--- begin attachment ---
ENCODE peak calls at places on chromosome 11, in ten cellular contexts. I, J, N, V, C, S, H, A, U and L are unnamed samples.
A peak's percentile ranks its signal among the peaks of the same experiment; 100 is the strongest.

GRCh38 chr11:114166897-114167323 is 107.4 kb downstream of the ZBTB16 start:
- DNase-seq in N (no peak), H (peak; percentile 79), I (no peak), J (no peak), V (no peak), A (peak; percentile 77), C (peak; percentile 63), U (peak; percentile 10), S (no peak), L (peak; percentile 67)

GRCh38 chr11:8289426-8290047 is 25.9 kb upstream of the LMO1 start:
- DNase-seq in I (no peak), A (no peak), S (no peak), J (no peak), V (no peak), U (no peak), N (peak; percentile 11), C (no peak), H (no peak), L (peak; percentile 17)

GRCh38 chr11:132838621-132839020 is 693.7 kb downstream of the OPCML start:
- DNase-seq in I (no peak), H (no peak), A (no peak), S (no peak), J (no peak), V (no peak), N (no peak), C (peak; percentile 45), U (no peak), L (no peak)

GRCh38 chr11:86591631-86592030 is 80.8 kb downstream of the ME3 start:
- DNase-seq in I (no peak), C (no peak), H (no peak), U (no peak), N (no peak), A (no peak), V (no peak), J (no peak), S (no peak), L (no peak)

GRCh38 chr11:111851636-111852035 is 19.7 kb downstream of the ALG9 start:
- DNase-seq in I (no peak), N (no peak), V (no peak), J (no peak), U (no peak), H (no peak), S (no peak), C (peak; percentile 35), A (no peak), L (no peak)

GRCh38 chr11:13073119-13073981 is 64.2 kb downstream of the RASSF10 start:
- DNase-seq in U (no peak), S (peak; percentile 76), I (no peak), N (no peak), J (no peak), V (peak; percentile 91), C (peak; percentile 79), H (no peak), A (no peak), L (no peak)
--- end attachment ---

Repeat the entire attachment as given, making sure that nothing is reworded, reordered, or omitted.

ENCODE peak calls at places on chromosome 11, in ten cellular contexts. I, J, N, V, C, S, H, A, U and L are unnamed samples.
A peak's percentile ranks its signal among the peaks of the same experiment; 100 is the strongest.

GRCh38 chr11:114166897-114167323 is 107.4 kb downstream of the ZBTB16 start:
- DNase-seq in N (no peak), H (peak; percentile 79), I (no peak), J (no peak), V (no peak), A (peak; percentile 77), C (peak; percentile 63), U (peak; percentile 10), S (no peak), L (peak; percentile 67)

GRCh38 chr11:8289426-8290047 is 25.9 kb upstream of the LMO1 start:
- DNase-seq in I (no peak), A (no peak), S (no peak), J (no peak), V (no peak), U (no peak), N (peak; percentile 11), C (no peak), H (no peak), L (peak; percentile 17)

GRCh38 chr11:132838621-132839020 is 693.7 kb downstream of the OPCML start:
- DNase-seq in I (no peak), H (no peak), A (no peak), S (no peak), J (no peak), V (no peak), N (no peak), C (peak; percentile 45), U (no peak), L (no peak)

GRCh38 chr11:86591631-86592030 is 80.8 kb downstream of the ME3 start:
- DNase-seq in I (no peak), C (no peak), H (no peak), U (no peak), N (no peak), A (no peak), V (no peak), J (no peak), S (no peak), L (no peak)

GRCh38 chr11:111851636-111852035 is 19.7 kb downstream of the ALG9 start:
- DNase-seq in I (no peak), N (no peak), V (no peak), J (no peak), U (no peak), H (no peak), S (no peak), C (peak; percentile 35), A (no peak), L (no peak)

GRCh38 chr11:13073119-13073981 is 64.2 kb downstream of the RASSF10 start:
- DNase-seq in U (no peak), S (peak; percentile 76), I (no peak), N (no peak), J (no peak), V (peak; percentile 91), C (peak; percentile 79), H (no peak), A (no peak), L (no peak)